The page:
Let $f(x,y) = x^2y+y^2+xy$ be a function, I want to find its local extrema an minima.

I easily find that $f$ has 2 critical points: $(x,y)=(0,0)$ and $(x,y) = (-1,0)$.

In order to find its local extrema, I now find the Hessian matrix of the quadratic form: $H_f(a) = \begin{bmatrix}2y&2x+1\\2x+1&2\end{bmatrix}$

Therefore for $(x,y) = (0,0)$ I find $H_f(0,0) = \begin{bmatrix}0&1\\1&2\end{bmatrix}$ and $H_f(-1,0) =\begin{bmatrix}0&-1\\-1&2\end{bmatrix}$

I now have to determine wether those matrices are positive definite, semi-positive definite, semi-negative definite, negative definite or non-definite. In other term if $x \in \mathbb{R^2}$ I have to determine the sign of $x^T.H_f(a).x$

  • $\begin{bmatrix}x&y\end{bmatrix} \begin{bmatrix}0&1\\1&2\end{bmatrix} \begin{bmatrix}x\\y\end{bmatrix} = 2(x+y)^2$ Therefore $H_f(0,0)$ is definite positive, (0,0) is a local extremum.

  • $\begin{bmatrix}x&y\end{bmatrix}\begin{bmatrix}0&-1\\-1&2\end{bmatrix}\begin{bmatrix}x\\y\end{bmatrix} = -(x-y)^2$ Therefore $H_f(-1,0)$ is definite negative$, (-1, 0) is a local minimum.

Are my calculations correct?

  • $\begingroup$ Your calculation of $H_f(a)$ is incorrect - $\frac{\partial^2f}{\partial x^2}=2y$ $\endgroup$ – uniquesolution May 23 '16 at 8:19
  • $\begingroup$ Once you correct your partial derivative with respect to $ \ x \ $ and fix the $ \ f_{xx} \ $ entry, you'll find there is a third critical point and that all three are simple to characterize. $\endgroup$ – colormegone May 23 '16 at 8:49
  • $\begingroup$ I've edited my post $\endgroup$ – aribaldi May 23 '16 at 12:06
  • $\begingroup$ @RecklessReckoner How is there a third critical point? $\endgroup$ – aribaldi May 23 '16 at 13:12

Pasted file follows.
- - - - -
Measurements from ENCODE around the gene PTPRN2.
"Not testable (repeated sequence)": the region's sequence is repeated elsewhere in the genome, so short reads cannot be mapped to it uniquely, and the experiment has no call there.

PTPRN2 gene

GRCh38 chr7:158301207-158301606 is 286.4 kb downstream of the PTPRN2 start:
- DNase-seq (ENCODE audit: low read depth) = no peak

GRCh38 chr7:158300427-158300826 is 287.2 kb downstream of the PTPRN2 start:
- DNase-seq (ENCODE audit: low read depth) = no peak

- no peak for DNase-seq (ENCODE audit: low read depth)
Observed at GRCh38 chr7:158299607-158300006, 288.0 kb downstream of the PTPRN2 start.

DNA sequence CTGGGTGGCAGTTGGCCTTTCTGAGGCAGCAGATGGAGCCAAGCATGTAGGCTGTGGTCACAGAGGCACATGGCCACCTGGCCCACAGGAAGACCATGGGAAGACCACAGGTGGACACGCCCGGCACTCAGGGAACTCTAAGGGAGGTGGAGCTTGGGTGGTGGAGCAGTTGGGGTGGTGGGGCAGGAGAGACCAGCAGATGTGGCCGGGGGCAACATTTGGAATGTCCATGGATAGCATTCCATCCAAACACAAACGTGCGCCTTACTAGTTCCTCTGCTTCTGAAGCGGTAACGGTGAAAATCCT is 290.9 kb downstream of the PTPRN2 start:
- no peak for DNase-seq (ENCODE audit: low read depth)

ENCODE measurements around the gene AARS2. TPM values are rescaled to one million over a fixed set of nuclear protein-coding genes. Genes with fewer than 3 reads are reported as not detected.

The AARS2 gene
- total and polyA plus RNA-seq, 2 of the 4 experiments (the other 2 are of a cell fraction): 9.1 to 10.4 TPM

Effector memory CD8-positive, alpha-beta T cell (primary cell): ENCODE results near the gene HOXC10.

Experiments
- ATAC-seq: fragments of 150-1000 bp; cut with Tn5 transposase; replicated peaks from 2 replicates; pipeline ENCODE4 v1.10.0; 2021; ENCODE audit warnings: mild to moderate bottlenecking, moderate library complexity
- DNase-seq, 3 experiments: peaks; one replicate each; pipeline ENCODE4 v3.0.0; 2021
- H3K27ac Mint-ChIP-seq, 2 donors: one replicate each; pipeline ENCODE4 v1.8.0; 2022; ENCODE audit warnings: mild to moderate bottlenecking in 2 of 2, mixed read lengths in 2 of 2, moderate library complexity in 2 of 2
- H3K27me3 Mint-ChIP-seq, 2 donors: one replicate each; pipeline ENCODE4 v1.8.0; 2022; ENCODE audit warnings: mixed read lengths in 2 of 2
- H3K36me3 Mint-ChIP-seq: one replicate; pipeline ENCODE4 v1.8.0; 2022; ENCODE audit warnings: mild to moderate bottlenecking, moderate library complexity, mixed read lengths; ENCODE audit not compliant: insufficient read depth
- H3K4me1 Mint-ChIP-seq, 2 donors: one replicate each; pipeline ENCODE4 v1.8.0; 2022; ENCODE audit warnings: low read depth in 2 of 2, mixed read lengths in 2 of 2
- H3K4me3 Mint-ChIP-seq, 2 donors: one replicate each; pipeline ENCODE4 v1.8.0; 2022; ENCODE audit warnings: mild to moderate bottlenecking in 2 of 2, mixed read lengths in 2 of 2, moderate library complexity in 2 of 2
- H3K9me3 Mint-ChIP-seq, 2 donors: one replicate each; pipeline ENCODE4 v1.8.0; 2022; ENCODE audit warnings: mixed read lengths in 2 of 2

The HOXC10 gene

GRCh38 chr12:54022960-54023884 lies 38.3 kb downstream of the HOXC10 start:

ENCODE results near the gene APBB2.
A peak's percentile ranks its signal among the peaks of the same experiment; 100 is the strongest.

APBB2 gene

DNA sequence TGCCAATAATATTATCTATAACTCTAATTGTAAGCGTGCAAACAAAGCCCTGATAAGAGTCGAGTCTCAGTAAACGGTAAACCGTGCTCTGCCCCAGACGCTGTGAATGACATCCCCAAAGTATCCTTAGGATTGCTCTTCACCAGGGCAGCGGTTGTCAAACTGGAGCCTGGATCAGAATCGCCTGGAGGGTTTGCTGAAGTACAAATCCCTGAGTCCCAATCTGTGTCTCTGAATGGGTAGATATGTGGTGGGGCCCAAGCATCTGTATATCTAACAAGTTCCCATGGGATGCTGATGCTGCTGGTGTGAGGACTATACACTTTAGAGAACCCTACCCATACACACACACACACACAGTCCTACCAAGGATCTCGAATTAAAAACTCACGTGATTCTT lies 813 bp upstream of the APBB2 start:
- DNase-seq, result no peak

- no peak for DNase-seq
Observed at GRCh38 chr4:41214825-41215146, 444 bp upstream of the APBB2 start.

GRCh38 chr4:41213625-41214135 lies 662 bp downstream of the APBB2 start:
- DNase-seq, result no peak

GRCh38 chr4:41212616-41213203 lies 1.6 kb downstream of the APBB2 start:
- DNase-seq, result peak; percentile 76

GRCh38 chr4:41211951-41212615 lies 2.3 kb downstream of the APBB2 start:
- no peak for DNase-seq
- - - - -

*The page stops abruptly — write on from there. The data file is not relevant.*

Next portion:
The critical points are points $a \in \mathbb R^2$ such that $\mathrm {grad}\, f(a) = 0$. Now $\mathrm{grad}\, f(x,y) = (2xy + y , x^2 + 2y + x)$. You need to solve $$\begin{cases}2xy + y = 0 \\x^2 + 2y + x = 0\end{cases} \iff \begin{cases}y(2x+ 1) = 0\\x(x + 1) + 2y = 0\end{cases} \iff \begin{cases}y= 0 \,\,\text{or}\,\, x = -\frac{1}{2}\\x(x+1) + 2y = 0\end{cases} \iff \ldots$$

Think you can take it from here? From this you should find the third critical point which is

$(x,y) = \left(-\frac{1}{2}, \frac{1}{8}\right)$


You missed a critical point. You have: $$f_x = 0 \iff 2xy+y = 0 \iff y(2x+1) = 0 \iff y = 0 \,\vee x = -\tfrac{1}{2}$$ From $y=0$ you already found the critical points $(0,0)$ and $(-1,0)$, substitution of $x = -\tfrac{1}{2}$ into $f_y = 0$ gives a third critical point: $\left(-\tfrac{1}{2},\tfrac{1}{8}\right)$.

For $(0,0)$, $\det H = -1 < 0$ so that is a saddle point; likewise for $(-1,0)$. But for $\left(-\tfrac{1}{2},\tfrac{1}{8}\right)$, you have $\det H > 0$ so $f$ attains an extremum, a minimum since $f_{xx} > 0$ there.

Reference: second order partial derivative test.

Also, how did you calculate $x^T H x$? For example:

$$\begin{bmatrix}x&y\end{bmatrix} \begin{bmatrix}0&1\\1&2\end{bmatrix} \begin{bmatrix}x\\y\end{bmatrix} = \begin{bmatrix}x&y\end{bmatrix} \begin{bmatrix}y\\x+2y\end{bmatrix} = xy+y(x+2y) = 2y(x+y)$$which is not the same as $2(x+y)^2$; it is indefinite (so the same conclusion as above applies: it corresponds to a saddle point).


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